Sep 19, 2013
As a notoriously slow reader, and with plenty of time during my daily commutes to and from work, I picked this book up from Audible.com which not only offered the book in Unabridged format, but also indicated that the book was read, in part, by the author himself.
I'm only about a quarter of the way through the book, but I'm really enjoying. The book starts off a bit clunky, with the first part focusing on the author's gaming group and the characters each plays. There's also a heavy bit of rules detail, that as a long time D&D player, I didn't need to sit through. If this was a printed or e-book, I would have probably skimmed through those parts.
Likewise, there is a great deal of what I can only think of as "flavor text", literary translations of gaming sessions. This is where the second voice actor comes in. He reads those passages with all the exaggerated histrionic performance of the disembodied DM from the old Dragonstrike video. This too, I could do a bit less with. While I understand how the rules info is needed for the uninitiated, I think these "dramatic' cut scenes do the game and the hobby a disservice. These scenes are presented with such over the top drama as to be cringe worthy.
But this is not to say that this is a bad book. Once you get over the basics, and get around those cut scenes, the book takes on the history of the game, as well as the author's own history of D&D and various other games. Here the book is a great learning lesson, I had no idea of the details of how Arneson and Gygax developed the game, the details behind their own individual Greyhawk and Blackmoor campaigns. Also, hearing about the author's own past characters, or creating his own character sheets brought back delight at my own similar experiences.
I can't help listen to this book as a gamer, as a long time player of D&D, and as a geek. Outsiders listening or reading it may certainly have a different experience depending on how little or how much they can relate to, but for me, this is part history, and part memory lane. I look forward the the rest of the book, and you may well too. I heartily recommend it for anyone who's playing the game now, or played the game in the past and still has fond memories of it.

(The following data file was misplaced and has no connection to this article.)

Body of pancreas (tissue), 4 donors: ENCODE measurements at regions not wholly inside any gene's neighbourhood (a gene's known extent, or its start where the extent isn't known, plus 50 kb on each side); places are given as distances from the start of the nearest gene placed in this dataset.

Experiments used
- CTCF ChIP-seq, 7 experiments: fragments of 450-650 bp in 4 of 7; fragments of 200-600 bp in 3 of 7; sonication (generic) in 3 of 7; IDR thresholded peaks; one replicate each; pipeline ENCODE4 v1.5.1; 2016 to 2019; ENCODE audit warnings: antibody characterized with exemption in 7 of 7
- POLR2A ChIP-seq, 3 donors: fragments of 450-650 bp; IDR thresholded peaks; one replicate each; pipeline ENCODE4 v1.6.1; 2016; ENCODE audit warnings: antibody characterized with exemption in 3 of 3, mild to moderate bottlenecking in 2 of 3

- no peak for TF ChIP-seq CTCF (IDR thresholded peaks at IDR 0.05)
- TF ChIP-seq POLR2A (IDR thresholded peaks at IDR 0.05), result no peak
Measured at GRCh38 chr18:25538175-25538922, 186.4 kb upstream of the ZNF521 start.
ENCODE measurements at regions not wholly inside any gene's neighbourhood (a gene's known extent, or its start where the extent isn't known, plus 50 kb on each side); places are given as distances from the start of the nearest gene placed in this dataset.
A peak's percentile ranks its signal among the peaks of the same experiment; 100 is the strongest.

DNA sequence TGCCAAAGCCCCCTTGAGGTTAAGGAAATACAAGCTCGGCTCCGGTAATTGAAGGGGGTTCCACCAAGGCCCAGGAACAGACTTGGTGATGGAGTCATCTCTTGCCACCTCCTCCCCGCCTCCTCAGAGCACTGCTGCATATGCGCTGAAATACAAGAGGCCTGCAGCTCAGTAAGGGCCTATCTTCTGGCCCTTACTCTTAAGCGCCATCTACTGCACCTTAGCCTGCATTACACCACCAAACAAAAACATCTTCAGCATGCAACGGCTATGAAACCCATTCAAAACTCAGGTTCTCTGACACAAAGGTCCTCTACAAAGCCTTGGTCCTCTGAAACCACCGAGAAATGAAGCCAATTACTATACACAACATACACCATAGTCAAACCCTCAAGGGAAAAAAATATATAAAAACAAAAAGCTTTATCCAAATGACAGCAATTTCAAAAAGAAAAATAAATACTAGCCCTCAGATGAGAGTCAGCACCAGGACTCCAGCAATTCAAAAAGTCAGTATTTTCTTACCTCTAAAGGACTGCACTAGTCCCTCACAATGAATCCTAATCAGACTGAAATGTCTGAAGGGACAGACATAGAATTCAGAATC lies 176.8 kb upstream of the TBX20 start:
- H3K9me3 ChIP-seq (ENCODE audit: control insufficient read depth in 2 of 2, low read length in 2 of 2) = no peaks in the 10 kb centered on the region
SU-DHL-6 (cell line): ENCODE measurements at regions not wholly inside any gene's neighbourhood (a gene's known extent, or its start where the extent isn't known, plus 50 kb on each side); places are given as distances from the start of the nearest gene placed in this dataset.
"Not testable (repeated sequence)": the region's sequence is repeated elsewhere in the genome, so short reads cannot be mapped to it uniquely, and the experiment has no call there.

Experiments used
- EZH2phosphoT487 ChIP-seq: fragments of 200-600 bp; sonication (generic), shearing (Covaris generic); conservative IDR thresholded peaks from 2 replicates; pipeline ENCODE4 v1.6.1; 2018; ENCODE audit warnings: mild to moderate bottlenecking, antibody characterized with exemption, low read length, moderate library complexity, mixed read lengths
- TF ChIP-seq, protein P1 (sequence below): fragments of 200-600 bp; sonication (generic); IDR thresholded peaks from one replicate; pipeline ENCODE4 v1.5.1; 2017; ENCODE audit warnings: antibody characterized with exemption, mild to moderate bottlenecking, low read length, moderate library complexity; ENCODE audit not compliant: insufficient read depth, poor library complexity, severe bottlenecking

Sep 12, 2013
Stumbled on a great artist, Stefani Rennee, who has in his portfolio, wonderful renditions of Eric and Sheila from the 80's Dungeons and Dragons cartoon. Check it out from the link above.
I was a fan of the series as a kid, and I admit that I kinda liked Hank the Ranger the best (let's be honest, he had one of the few offensive weapons in the group), when I re-watched the series a few years ago, when I bought the DVDs, I realized that Eric is probably the most realized of all the characters.
I hope Stephani adds portraits for the other characters in the same style. I could easily imagine a one-shot game night where the players take on revised versions of those classic characters, and use the new artwork for reference.
Sep 3, 2013
If you read my previous post, you already know about the upcoming Dungeons and Dragons Kre-0 sets that were announced at this year's San Diego Comic-Con.
Just recently I found, on the Kastors Korner blog, images of more of the minifigs that will be appearing in the new sets. Just click on the link above and scroll down toward the bottom of the page to see the photo gallery.
I was excited when I first heard about these sets, now even more so!